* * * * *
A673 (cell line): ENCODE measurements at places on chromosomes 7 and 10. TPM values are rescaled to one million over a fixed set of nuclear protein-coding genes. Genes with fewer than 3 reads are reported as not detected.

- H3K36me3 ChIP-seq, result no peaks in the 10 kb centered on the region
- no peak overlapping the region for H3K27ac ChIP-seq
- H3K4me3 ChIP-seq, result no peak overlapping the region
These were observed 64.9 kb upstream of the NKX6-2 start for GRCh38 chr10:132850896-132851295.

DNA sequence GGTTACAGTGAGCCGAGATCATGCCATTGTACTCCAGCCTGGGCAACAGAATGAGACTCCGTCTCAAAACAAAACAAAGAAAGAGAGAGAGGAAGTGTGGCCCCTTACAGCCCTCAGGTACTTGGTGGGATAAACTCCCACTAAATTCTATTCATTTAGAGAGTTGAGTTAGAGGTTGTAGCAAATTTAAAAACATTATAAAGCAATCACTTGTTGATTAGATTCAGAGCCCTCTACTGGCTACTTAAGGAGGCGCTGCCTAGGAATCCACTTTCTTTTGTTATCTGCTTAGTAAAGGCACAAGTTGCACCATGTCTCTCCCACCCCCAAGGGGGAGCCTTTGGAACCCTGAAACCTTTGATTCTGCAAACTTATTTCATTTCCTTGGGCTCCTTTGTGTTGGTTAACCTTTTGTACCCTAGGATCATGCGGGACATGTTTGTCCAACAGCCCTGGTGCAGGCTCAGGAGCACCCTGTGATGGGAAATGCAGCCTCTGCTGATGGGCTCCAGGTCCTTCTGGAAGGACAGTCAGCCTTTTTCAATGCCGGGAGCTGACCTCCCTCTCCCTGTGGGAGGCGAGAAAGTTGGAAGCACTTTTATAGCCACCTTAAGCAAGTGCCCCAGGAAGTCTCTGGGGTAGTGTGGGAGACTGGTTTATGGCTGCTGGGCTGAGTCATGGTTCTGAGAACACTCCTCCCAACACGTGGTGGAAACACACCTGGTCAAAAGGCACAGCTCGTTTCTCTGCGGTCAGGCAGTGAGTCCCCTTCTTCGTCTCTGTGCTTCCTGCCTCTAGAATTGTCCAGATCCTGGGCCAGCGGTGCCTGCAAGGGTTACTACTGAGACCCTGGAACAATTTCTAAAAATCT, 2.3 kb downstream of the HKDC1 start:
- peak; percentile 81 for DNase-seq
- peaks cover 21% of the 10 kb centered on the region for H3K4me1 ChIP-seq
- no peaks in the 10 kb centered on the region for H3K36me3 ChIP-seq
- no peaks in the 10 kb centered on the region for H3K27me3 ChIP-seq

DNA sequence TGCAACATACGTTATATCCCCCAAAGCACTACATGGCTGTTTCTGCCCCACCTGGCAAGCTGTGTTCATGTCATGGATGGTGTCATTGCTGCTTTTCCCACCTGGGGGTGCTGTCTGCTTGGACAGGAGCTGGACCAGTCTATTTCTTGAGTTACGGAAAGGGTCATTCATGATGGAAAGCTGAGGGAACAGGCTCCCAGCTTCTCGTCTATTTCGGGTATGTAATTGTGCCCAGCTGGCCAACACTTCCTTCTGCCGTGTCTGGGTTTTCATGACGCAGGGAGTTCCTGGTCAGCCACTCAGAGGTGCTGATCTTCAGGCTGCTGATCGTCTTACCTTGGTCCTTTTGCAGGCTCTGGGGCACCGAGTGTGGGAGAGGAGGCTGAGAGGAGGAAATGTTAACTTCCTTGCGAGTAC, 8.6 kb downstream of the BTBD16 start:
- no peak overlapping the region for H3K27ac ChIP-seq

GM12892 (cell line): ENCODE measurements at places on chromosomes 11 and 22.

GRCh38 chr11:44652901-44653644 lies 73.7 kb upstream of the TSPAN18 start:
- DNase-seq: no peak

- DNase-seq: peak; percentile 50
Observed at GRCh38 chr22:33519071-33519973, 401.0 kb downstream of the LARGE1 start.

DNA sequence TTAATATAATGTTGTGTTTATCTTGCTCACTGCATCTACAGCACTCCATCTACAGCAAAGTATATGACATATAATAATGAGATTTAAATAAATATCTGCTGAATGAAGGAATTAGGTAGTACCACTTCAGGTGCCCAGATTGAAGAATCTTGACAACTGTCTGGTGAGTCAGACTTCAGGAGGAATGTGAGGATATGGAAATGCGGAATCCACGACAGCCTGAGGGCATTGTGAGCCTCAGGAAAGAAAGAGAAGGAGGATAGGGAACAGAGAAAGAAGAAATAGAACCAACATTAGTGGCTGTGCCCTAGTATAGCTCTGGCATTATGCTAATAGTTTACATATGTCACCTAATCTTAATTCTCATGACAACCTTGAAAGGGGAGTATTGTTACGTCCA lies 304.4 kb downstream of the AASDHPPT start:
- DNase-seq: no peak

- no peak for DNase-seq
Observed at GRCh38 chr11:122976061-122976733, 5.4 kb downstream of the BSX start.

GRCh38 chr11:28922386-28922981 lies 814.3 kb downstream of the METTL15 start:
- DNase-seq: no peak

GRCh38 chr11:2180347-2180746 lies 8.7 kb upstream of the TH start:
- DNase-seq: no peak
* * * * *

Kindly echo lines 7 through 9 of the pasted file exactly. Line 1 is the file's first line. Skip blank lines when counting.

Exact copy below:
- peak; percentile 81 for DNase-seq
- peaks cover 21% of the 10 kb centered on the region for H3K4me1 ChIP-seq
- no peaks in the 10 kb centered on the region for H3K36me3 ChIP-seq